Tony-nominated Celia Keenan-Bolger on her Detroit roots, acting, and Eric Garner

For a change, Detroit's Celia Keenan-Bolger is acting her age. In her profession – acting – that can be a mixed blessing. But for now it works for her.

Keenan-Bolger may be the most youthful-looking 36-year-old in the current milieu of Broadway and off-Broadway. In most of her roles, she's played teenagers or women in their early 20s. The University of Michigan graduate has three Tony nominations in the last decade.

But in "The Oldest Boy" – currently at the Mitzi E. Newhouse theater in Lincoln Center – Keenan-Bolger plays the 30-ish American mother of a three-year-old son.

And he's not a typical American boy. His father is of Tibetan ancestry. Unexpectedly, two Buddhist monks arrive to tell the parents their son is the reincarnation of a great teacher, a lama. They wish to take him to a monastery in India.

The boy (played by a puppet with a human voice behind it) forces the issue by conversing at a high level with the monks, asking spiritual and philosophical questions, recognizing artifacts from the dead lama and telling his folks he needs to leave.

Keenan-Bolger reflected on this philosophical tension.

"When you have a child, is it your child or is it the world's child?" Keenan-Bolger said. "That was something I had never entertained before."

In researching Buddhism, she said she discovered "true love means doing what is best for someone else. That is really loving someone. Even if it's extraordinarily painful."

In the play, written by Sarah Ruhl and directed by Rebecca Taichman, the parents surrender the baby and conceive another child. The role coincides with an important time in Kennan-Bolger's life.

In recent months, she has said that she and her husband, the actor John Ellison Conlee, hope to have a baby after four years of marriage.

Keenan-Bolger also comes to her current role well-prepared for cross-cultural issues and religious themes. She grew up in a white family in the Jefferson-Chalmers neighborhood on the Detroit River east of Belle Isle after it became mostly African-American.

Her extended family was Catholic and, for generations, pillars of a parish called St. Martin of Tours (no, not St. Martin de Porres; that was on the West Side). But Keenan-Bolger drifted away from Catholicism while maintaining her spirituality and social conscience.

Her aunt (her deceased late mother's twin sister) lives six months a year on an ashram in India.

"She's very big into meditation," Keenan-Bolger said. "She was the first person I knew who mediated, way back before all these studies came out that said our brains do really well if we spend 10 minutes every day trying to clear our heads."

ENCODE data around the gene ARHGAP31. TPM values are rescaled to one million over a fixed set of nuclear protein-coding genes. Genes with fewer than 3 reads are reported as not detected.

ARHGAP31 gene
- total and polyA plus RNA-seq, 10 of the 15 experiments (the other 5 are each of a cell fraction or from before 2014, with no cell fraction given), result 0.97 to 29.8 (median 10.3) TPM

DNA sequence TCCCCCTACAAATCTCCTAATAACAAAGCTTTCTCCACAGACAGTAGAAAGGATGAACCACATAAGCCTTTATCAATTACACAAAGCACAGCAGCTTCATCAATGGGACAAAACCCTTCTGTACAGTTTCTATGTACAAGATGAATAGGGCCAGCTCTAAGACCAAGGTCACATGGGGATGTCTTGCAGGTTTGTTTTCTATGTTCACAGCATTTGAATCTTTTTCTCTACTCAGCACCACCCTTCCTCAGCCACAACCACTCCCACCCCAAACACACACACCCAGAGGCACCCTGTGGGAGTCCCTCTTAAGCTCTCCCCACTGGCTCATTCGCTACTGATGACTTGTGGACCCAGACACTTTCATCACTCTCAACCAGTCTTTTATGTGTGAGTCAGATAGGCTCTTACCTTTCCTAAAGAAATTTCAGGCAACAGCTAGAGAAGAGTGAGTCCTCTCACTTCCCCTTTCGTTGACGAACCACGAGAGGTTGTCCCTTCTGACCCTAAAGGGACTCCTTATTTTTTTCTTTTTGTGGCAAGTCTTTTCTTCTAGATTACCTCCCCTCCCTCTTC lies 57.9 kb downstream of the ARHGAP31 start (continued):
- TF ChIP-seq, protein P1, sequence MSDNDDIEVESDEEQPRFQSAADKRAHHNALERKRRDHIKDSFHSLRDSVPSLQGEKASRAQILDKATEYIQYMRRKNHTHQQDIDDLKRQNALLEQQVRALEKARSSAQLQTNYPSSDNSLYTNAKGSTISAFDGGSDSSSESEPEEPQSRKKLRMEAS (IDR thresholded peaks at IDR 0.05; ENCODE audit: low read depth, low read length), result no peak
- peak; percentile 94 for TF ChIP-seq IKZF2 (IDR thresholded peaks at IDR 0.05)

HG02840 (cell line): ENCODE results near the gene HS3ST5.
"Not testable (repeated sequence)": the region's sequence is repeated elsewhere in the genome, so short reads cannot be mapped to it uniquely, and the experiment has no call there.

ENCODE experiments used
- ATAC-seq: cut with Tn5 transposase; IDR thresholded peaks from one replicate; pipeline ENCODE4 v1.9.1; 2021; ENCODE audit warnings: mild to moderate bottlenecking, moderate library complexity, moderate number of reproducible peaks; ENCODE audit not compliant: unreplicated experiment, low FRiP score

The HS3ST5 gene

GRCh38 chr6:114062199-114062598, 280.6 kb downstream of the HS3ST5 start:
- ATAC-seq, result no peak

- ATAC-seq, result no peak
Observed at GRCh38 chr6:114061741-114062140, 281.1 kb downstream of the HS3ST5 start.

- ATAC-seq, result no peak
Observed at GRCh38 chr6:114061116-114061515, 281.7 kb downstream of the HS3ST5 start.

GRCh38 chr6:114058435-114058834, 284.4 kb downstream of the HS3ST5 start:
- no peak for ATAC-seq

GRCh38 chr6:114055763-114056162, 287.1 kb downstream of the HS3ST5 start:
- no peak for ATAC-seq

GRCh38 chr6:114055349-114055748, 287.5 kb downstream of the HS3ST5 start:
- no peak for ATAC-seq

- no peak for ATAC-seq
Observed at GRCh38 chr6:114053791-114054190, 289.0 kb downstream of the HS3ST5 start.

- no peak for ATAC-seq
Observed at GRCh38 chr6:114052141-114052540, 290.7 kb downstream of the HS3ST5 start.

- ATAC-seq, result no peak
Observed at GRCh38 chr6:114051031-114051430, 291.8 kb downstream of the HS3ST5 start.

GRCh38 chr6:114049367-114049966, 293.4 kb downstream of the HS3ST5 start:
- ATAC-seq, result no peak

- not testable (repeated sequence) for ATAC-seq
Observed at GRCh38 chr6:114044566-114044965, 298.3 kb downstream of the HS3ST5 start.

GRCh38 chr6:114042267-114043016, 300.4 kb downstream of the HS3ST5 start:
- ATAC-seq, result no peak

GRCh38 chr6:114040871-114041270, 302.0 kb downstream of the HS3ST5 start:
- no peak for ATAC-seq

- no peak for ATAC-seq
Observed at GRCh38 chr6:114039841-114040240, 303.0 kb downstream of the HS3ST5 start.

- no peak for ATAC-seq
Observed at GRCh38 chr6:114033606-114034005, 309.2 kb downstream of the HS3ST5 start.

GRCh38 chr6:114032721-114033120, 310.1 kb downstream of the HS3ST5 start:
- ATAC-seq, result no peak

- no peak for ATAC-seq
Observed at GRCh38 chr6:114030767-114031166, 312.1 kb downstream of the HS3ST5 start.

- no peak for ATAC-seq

The play opens with Keenan-Bolger's character meditating. As for cross-cultural empathy, Keenan-Bolger's character (never named) tries, successfully, to harmonize spiritually with the Tibetan Buddhists, just as Keenan-Bolger learned how to grow up white in a black environment in Detroit.

Her lineage is one of social activism. Her parents were union organizers. Her grandparents tried to hold Jefferson-Chalmers together as a racially integrated neighborhood after the 1967 Riot and Rebellion.

In Keenan-Bolger's current Chelsea neighborhood in Manhattan, after a Staten Island grand jury declined to indict a New York police officer in the strangulation-aided death of Eric Garner, "I marched down 10th Ave. with many others," Keenan-Bolger said. "I do think black lives matter. I feel a kind of rage and a sort of hope over what's happening."

She said she's been stunned by reaction to several recent killings of young black men by white cops. On Facebook, she finds her black friends in Detroit "are living in complete fear" that their sons will die young.

Among her white friends, she said, "certain ones turned out to be racists."

It's given her the germ of a play idea. "There is a way to illuminate this subject in a way that that has not necessarily been represented," she said.

In the meantime, she and her husband – who have never worked together – hope to change that soon in a developing play called "Tu Macho," which Keenan-Bolger called "a sort of hilarious Western goofball comedy."

Before that, they'll visit friends and family in the Detroit area over the holidays. Although her current play is probably not for everyone, the reviews have been particularly strong for this rising lead actress.

The New York Times wrote: "With her bright, searching eyes, Ms. Keenan-Bolger – a Tony award nominee this year for 'The Glass Menagerie' – brings a sense of churning conflict to her performance."

The modern-style theater is an elegant and intimate bowl with perfect acoustics and sight lines – a nice space for a challenging, intelligent show. — mt